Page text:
Meanwhile, music lovers should descend on the island in spring for the Menorca Jazz Festival or the Maó (Mahon*) opera season that takes place each May.
Savour a leftover from the British
If you are planning on heading to any fiesta, or even just enjoying a relaxing moment by the beach on holiday, you should try a pomada.
The British had possession of Menorca between 1708 and 1802, where it become a strategic port and base. Sadly for the British sailors, the island didn't have their favourite tipple of gin, so they brought it with them. It's been a mainstay of the island's spirit (pun intended) ever since.
So much so, that in 1784 the Pons family started to distil gin on the island. They are still doing it under their now famous brand of Xoriguer. And what do you get if you mix Menorcan gin with lemonade? A potently refreshing pomada, ideal for sultry summer nights.
Conduct an autopsy (almost)
The tiny island in Mahon harbour has quite the back story. Its name, Illa del Rei (Island of the King), comes from Spanish King Alfonso III, who first docked here in 1287 hoping to conquer Menorca.
In 1711, when the British took over, they decided to construct a hospital on the island for sick and injured navy personnel. It's these buildings that you will still see today, and in fact, they were used as a hospital right up until the 1960s.
Mercifully, a foundation was set up to protect and preserve the island and architecture and today, the sandy-coloured stone buildings contain museums and art galleries.
The most curious is probably the Hospital Illa del Rei Medical and Biological Collection, which includes an autopsy room dedicated to Scottish surgeon George Gleghorn, an electro-medicine room and a biology room containing 5000 shells and molluscs.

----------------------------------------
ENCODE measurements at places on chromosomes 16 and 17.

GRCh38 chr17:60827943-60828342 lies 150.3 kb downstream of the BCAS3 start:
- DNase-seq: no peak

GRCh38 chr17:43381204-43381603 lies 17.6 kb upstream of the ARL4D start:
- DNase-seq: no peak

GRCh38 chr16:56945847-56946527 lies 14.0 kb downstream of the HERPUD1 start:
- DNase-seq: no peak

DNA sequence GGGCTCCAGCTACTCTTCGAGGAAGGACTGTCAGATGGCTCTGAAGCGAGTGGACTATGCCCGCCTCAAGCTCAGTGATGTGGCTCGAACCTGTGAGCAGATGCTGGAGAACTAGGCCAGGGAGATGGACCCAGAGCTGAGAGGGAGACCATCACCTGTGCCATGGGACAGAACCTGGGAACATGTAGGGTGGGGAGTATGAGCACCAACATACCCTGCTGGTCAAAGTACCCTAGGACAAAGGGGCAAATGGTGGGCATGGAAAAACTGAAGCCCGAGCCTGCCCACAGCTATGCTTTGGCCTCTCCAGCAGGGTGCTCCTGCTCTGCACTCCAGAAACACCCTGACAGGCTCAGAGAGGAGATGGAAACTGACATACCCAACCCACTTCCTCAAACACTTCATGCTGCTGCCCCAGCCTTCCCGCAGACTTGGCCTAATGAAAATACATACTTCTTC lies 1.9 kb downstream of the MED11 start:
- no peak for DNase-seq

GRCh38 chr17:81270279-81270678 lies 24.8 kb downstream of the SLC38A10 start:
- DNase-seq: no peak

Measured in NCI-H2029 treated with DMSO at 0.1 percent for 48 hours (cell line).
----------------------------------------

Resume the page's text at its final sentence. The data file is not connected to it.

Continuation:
Boats over to the island take about 15 minutes from Mahon. While you're there, don't miss the Hauser and Wirth art gallery, which opened in 2021.
Look to the sky
Did you know that the entire island of Menorca is a dedicated starlight reserve? Thanks to the island's relatively undeveloped nature and how the natural landscape has been preserved, there is very little light pollution, ideal for gazing upwards.
In fact, it's the only island in the Mediterranean to be certified as both a Starlight Reserve and Starlight Destination.
That means that the quality of the night sky is maintained and protected from light and other pollution, offering you the optimum celestial viewing experience.
You will get great views of the stars on most of the island, but if you want the best experience and to learn about the sky in the process, book a tour with Polaris Menorca, who'll take you to the best spots for stargazing, bring specialist telescopes and point out the constellations above.
Weather in Menorca
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The above guide shows the weather in Mahon. Find out more about the weather across the island in our complete guide to the weather in Menorca and the weather in the wider Balearic Islands.